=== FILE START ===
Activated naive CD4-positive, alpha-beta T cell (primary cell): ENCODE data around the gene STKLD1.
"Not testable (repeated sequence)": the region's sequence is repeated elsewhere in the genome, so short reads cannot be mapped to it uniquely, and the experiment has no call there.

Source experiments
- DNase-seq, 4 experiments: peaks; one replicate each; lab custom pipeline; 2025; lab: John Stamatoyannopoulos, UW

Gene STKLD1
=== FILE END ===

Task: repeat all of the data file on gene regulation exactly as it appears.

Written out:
Activated naive CD4-positive, alpha-beta T cell (primary cell): ENCODE data around the gene STKLD1.
"Not testable (repeated sequence)": the region's sequence is repeated elsewhere in the genome, so short reads cannot be mapped to it uniquely, and the experiment has no call there.

Source experiments
- DNase-seq, 4 experiments: peaks; one replicate each; lab custom pipeline; 2025; lab: John Stamatoyannopoulos, UW

Gene STKLD1